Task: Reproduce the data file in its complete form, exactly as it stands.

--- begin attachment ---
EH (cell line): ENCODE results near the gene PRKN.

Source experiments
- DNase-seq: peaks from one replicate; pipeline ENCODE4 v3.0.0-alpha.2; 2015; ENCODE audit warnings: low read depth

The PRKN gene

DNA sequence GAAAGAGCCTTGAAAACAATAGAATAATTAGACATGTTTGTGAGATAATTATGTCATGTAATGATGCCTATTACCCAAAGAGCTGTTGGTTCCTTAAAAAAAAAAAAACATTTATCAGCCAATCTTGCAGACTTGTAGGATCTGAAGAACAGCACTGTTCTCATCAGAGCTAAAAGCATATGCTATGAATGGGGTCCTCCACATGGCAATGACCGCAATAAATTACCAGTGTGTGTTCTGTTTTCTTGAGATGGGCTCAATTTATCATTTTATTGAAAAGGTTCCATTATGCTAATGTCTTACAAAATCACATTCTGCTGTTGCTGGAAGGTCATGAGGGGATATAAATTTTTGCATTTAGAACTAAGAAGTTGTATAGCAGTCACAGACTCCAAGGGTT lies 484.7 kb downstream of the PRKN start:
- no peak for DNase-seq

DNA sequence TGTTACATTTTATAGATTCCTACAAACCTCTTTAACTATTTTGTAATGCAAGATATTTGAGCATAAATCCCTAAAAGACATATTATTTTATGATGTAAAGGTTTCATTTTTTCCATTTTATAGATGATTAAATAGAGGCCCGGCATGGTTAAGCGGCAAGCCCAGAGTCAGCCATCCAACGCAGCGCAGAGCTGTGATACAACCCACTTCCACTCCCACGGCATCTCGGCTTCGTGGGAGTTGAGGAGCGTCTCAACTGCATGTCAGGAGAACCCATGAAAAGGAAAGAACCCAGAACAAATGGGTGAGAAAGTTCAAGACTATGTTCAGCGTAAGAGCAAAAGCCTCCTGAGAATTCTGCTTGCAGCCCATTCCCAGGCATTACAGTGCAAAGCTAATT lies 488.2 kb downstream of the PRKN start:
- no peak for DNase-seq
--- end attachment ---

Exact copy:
EH (cell line): ENCODE results near the gene PRKN.

Source experiments
- DNase-seq: peaks from one replicate; pipeline ENCODE4 v3.0.0-alpha.2; 2015; ENCODE audit warnings: low read depth

The PRKN gene

DNA sequence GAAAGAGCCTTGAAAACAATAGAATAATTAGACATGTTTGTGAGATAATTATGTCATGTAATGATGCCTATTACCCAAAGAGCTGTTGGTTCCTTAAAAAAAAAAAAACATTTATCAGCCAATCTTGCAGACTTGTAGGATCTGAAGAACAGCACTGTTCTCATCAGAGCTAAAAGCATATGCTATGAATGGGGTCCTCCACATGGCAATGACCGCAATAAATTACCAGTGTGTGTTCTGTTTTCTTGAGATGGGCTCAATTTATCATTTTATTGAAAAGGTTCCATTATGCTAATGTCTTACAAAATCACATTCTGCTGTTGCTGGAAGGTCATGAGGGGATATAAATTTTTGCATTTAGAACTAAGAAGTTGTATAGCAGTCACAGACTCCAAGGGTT lies 484.7 kb downstream of the PRKN start:
- no peak for DNase-seq

DNA sequence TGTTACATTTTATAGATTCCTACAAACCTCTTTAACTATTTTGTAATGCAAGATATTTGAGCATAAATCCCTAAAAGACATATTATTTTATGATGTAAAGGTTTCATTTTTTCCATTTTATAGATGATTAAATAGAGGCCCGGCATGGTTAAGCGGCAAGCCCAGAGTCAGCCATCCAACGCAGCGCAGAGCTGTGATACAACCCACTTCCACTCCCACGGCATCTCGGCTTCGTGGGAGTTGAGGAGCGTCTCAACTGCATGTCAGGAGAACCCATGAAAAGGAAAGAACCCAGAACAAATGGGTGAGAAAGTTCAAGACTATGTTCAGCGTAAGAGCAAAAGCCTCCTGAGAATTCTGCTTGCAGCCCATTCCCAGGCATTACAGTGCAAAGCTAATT lies 488.2 kb downstream of the PRKN start:
- no peak for DNase-seq